Monday, 31 December 2007

Il pericolo di Australia

You know what's really fun? When you come fom a country that's home to some of the most poisonous animals in the world (which you come in little contact with, but that that's beside the issue) and you can impress all the Italians who think they're so macho.
One of the boys in my class here asked me a little while ago if we had jellyfish in Australia and had I been bitten by one. When I said 'no' I could see a smirk forming on his lips, he was going to tell me about how many times he'd been bitten and how excruciating it was, etc, etc. Standard male behaviour. So it was with great joy I could tell him 'In Australia, if you're bitten by a jellyfish, you die." quite matter-of-factly.

This sort of answer always makes people stop and think. I just love it! They asked about sharks too, they wanted to know if any sharks came close to the beach and was it dangerous. I said "Well, yes. But it's not really dangerous." Oh the shock on their faces! "But we learn shark safety in school, it's OK."

But what's funny is it makes me realise just how much danger we ignore. There are safety precautions there like the flags the lifesafers put up and we do learn about these things in school. (Bushfire safety, beach safety, what to do for a snake bite, the list goes on) But the odds really are stacked against us Down Under. I remember thinking once how crazy the Japanese were to not think about earthquakes when the country is on such a huge fault line, but it's what we all do, isn't it? The danger isn't affecting you now so you don't think about it.

The Italians probably think I'm crazy for being so scared to cross the road here but I'm more likely to be hit by a car than bitten by a shark and, given the way Italians drive, I think the statistic is doubled here.

Saturday, 29 December 2007

I thought I was in Italy, not England

I do not understand Italian frozen food. I do not understand because it is terrible, absolutely horrible. Why anyone would choose to sustain themselves with it is beyond me and it’s even harder to understand because, as a general rule, Italian food is fantastic. Every food product I have tasted here outdoes itself in deliciousness but the frozen food is crap. Spam would turn its proverbial nose up at Italian frozen food.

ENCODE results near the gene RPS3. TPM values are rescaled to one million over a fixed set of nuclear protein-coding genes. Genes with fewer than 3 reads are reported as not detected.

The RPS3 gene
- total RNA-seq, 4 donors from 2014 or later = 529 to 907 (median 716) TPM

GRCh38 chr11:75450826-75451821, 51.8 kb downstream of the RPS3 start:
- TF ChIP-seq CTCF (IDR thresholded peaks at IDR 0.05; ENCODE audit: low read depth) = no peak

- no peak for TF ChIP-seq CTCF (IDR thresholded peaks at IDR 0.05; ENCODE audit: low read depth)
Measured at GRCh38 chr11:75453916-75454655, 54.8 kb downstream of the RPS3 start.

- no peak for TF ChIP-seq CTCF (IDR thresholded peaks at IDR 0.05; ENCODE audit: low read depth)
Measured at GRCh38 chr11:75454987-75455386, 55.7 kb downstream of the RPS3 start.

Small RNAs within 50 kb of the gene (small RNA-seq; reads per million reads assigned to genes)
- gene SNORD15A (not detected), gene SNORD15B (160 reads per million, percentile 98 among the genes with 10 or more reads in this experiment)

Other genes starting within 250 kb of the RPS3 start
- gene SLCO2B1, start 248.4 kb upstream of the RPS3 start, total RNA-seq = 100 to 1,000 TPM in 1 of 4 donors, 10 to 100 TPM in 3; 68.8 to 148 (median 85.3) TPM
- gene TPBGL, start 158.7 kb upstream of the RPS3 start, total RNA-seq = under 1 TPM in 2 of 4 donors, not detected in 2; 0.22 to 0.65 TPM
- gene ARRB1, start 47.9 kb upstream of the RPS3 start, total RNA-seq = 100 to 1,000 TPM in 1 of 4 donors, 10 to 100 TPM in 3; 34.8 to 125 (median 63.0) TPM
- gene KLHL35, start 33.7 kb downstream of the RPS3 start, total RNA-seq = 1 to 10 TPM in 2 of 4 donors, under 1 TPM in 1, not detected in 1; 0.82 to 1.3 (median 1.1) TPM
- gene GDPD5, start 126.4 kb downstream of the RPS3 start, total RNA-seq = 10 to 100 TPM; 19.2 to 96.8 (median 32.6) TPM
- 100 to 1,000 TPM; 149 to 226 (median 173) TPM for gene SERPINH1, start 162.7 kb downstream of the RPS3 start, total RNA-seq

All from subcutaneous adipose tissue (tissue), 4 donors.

The other day we had a meal of frozen food and, my cold still in full swing, I couldn’t really taste it. I didn’t realise just how bad my sense of taste had been struck until today when we ate the same food again for lunch and I almost gagged. No kidding, I think it was shock as much as anything but I felt betrayed. How could Italians do this to their own people? More importantly, how could they do this to unsuspecting visitors of the country?
For shame.

Thursday, 27 December 2007

I am trying so hard to be the perfect exchange student. I really am. Because I know from experience how bad it can be from the host family’s perspective with... imperfect excahnge students.
So, I have not been using their phone at all, I have not asked them to buy me things or take me places, I’ve tried not to turf people off the telly or the computer (I use these things only when they’re free), I don’t play music too loudly, I’m polite, I help with setting the table and cleaning up and other odd jobs, I have not yelled at the dog and I did not even say anything when it bit me.
BUT this has not worked it seems. I am far from the perfect excahnge student because I am not intergrating into the Italian culture. Despite the fact I go to Italian school, talk to the students and teachers here, have made friends and gone out with them a few times.

I haven’t been doing enough with the family. I found this out on Christmas Eve when I said I didn’t really want to go with them to a party because I was not feeling well. (I have a cold and I can’t breathe and eat at the same time. My bones feel tired and I fall asleep as soon as my body becomes vertical. I thought it would be fair enough.) No. What I thought of as being polite and not being a burden on people when they want to go out with friends was actually me living in my own world and not absorbing the Italian culture.

I am trying so hard here. But the fact is, I found social situations difficult at the best of times when I don’t know anyone. When I also don’t speak the same language as the rest of the people at these social places it makes me a little nauseous.